More Art Than Science

I have been working at career services for 2 and a half weeks. One of the main services Career Services provides is resume critiques. These past few weeks I have shadowed various professionals helping current students and recent graduates with their resumes. There was a veteran student looking for full time work, a recent graduate looking for research opportunities, and a student who was looking for a career change. One thing that I can say is that no one resume critique is the same. Besides a few things that stay continuously constant, such as always including your name, address, and telephone number, every resume is different. Overall I have learned that a resume is more “art than science”. What does this mean? That there is no scientific formula on how to create your resume. There are many ways to tailor it to your specific needs and there is no concrete solution. You and your friend could have the same major, be involved in the exact same activities, and have the same job experience, but can end up with two very different resumes. Here are some other things I have learned since I have been at career services, some may seem obvious, but hopefully some will be helpful to you.

1. The PROVE IT method. Many times on a resume a person might write something such as “I assisted with the school’s annual fundraiser” as one of their bullet points on their resume. But what does this tell the potential employer? Not much. You need to elaborate. You assisted by doing what, handling customer questions, giving out brochures, etc. Also what was the outcome? Did your school raise a significant amount of money, if so quantify. Numbers jump out on a resume. This is what has been termed the prove it function. Do not just list what you did; explain what skills you used to do it and how it was successful.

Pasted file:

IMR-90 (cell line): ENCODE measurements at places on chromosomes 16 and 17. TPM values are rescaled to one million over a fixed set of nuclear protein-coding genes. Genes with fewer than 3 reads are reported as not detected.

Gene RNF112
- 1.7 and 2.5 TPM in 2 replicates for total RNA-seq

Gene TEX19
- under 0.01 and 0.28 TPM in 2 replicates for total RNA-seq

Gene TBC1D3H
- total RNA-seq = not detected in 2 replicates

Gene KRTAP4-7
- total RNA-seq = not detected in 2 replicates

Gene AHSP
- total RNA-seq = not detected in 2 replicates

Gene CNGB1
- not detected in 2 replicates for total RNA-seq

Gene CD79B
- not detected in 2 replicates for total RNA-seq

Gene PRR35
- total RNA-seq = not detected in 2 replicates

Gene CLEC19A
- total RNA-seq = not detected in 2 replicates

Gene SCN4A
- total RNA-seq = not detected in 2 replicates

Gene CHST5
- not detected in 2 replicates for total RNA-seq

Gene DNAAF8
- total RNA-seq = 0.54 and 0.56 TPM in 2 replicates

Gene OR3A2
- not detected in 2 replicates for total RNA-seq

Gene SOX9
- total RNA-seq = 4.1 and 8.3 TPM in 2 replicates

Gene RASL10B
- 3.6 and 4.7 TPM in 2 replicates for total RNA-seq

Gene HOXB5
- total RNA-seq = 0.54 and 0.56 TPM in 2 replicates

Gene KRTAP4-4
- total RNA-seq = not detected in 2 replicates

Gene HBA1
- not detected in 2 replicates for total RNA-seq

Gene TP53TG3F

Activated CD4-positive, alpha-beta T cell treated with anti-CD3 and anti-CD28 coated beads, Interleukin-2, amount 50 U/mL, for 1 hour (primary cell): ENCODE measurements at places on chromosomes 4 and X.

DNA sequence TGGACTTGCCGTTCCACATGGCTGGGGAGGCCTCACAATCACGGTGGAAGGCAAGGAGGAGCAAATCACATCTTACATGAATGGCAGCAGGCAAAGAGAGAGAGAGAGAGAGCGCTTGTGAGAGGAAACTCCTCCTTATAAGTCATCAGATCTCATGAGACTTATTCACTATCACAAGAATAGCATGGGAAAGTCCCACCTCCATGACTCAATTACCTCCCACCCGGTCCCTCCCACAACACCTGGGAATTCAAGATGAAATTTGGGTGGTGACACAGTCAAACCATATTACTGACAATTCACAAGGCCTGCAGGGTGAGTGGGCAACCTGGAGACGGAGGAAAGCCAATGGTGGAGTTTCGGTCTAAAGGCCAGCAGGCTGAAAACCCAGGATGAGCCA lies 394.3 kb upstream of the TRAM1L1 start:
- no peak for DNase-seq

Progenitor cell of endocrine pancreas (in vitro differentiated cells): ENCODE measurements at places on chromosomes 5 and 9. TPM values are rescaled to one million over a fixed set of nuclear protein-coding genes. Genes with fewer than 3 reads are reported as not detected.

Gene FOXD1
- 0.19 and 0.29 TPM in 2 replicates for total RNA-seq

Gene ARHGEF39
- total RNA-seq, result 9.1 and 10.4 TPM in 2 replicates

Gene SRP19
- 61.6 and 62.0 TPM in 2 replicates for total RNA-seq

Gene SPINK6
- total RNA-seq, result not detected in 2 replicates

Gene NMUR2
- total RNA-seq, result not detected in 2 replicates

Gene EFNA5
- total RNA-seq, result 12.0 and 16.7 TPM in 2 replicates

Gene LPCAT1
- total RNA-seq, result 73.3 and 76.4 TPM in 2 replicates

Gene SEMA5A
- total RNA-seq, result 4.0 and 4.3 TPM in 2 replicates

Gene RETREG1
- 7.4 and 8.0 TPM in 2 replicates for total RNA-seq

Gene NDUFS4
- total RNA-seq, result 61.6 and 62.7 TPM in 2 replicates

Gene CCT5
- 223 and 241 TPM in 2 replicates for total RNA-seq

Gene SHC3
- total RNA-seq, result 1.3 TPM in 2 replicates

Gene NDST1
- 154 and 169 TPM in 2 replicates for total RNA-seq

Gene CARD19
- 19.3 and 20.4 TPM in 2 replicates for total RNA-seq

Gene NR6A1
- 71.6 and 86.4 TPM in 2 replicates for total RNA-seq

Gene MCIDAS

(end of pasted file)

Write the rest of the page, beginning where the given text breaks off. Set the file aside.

2. Be Top Heavy. Everyone has heard that the amount of time spent on a resume is at maximum a half a minute. To use this to your advantage make your resume top heavy, that means putting the most important experience on top because that is what the employer will see first. So for example your first bullet should be where you put your most important, significant, and relevant job experiences and skills. This will be the first thing the person reviewing your resume will see, once he or she reaches the 3rd bullet point their eyes will start to scan instead of actually reading.

3. Action Verbs. You want to start off every bullet you have with an action verb. It grabs the hiring manager’s attention and gives them a clear view of what you actually did. The use of verbs like organized, developed, analyzed, and coordinate can be very powerful.

4. Delete the Fluff. Typically, if you are an entry level employer your resume will be one page. Do not waste this space. It is very important, and you need to fill it with experiences that are relevant to your job or internship search. So even if you might be extremely proud that you won your town’s annual pie eating contest it has nothing to do with that Accounting internship you are applying for. So delete the fluff. High school education, irrelevant experiences, and personal interests have no place on a resume.

5. Style Matters. When creating your resume you should make it a point to keep the formatting style neat, clear, and organized. Human resources are reviewing a lot of resumes per job, so you want to make sure yours will not be difficult to read. A cluttered, messy, and unorganized resume can land straight in to the no pile. So have someone else read your resume and see if it they can read it easily. This can help you determine if your font is too small, if you need to reorganize or even fix your margins.

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